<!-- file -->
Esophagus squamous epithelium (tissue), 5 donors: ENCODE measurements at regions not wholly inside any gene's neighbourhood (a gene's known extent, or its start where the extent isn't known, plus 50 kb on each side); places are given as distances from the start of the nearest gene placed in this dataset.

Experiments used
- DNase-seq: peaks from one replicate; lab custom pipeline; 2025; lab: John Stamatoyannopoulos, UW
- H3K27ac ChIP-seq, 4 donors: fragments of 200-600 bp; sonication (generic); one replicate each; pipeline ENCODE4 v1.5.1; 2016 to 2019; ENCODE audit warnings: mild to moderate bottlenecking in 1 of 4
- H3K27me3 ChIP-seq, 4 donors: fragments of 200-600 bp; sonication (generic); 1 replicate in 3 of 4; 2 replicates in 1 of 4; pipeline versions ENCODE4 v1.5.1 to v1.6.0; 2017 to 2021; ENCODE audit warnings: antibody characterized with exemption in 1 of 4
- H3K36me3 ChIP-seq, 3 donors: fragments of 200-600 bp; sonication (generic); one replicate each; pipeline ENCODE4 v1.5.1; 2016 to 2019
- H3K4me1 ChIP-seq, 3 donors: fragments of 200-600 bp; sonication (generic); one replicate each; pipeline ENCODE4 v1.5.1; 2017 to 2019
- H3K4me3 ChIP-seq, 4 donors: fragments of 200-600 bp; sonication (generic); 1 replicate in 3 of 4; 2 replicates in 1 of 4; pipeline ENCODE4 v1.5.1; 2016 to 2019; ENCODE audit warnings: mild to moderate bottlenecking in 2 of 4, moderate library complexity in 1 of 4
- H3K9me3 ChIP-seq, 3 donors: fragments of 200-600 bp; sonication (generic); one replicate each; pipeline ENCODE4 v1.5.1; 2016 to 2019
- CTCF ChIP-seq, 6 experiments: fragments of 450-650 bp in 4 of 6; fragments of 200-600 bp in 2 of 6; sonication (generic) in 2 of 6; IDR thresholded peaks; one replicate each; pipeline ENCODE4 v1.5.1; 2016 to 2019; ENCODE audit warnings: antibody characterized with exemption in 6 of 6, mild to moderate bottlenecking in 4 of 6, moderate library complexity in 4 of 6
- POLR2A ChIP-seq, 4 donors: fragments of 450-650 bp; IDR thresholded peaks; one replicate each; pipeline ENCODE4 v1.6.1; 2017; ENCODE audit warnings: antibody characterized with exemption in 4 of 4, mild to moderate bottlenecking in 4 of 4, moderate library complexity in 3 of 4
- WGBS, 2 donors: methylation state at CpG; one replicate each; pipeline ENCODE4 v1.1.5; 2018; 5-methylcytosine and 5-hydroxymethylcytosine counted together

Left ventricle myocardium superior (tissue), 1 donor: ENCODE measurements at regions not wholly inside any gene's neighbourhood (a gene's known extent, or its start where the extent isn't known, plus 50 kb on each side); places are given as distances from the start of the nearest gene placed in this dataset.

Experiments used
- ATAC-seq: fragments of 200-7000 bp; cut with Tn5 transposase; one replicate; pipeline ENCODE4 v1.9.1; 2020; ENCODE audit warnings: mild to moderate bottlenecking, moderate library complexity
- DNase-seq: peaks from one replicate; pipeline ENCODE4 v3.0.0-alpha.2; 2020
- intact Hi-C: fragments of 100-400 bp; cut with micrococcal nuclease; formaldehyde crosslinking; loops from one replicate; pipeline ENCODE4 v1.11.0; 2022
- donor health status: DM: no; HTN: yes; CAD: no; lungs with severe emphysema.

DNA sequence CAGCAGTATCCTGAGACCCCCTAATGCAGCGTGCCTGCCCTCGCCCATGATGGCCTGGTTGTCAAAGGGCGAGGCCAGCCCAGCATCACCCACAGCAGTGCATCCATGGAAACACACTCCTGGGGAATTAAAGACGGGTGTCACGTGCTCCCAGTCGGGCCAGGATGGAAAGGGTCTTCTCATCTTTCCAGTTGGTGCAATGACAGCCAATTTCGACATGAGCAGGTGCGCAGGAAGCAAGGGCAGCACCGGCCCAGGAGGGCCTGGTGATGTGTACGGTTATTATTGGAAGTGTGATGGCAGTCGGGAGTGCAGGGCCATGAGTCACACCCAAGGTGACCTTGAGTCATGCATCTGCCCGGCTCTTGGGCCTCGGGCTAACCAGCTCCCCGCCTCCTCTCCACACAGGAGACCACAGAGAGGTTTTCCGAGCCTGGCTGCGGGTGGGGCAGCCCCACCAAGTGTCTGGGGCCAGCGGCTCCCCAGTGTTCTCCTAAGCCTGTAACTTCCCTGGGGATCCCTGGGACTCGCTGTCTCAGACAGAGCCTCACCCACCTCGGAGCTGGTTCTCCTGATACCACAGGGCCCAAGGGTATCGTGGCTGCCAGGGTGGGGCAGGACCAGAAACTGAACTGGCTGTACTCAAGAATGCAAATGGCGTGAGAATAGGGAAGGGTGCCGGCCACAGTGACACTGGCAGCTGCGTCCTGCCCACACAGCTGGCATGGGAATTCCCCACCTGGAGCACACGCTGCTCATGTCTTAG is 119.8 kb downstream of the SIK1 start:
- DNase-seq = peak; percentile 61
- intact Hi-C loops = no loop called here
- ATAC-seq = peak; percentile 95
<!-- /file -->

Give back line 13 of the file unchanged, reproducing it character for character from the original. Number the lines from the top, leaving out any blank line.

Left ventricle myocardium superior (tissue), 1 donor: ENCODE measurements at regions not wholly inside any gene's neighbourhood (a gene's known extent, or its start where the extent isn't known, plus 50 kb on each side); places are given as distances from the start of the nearest gene placed in this dataset.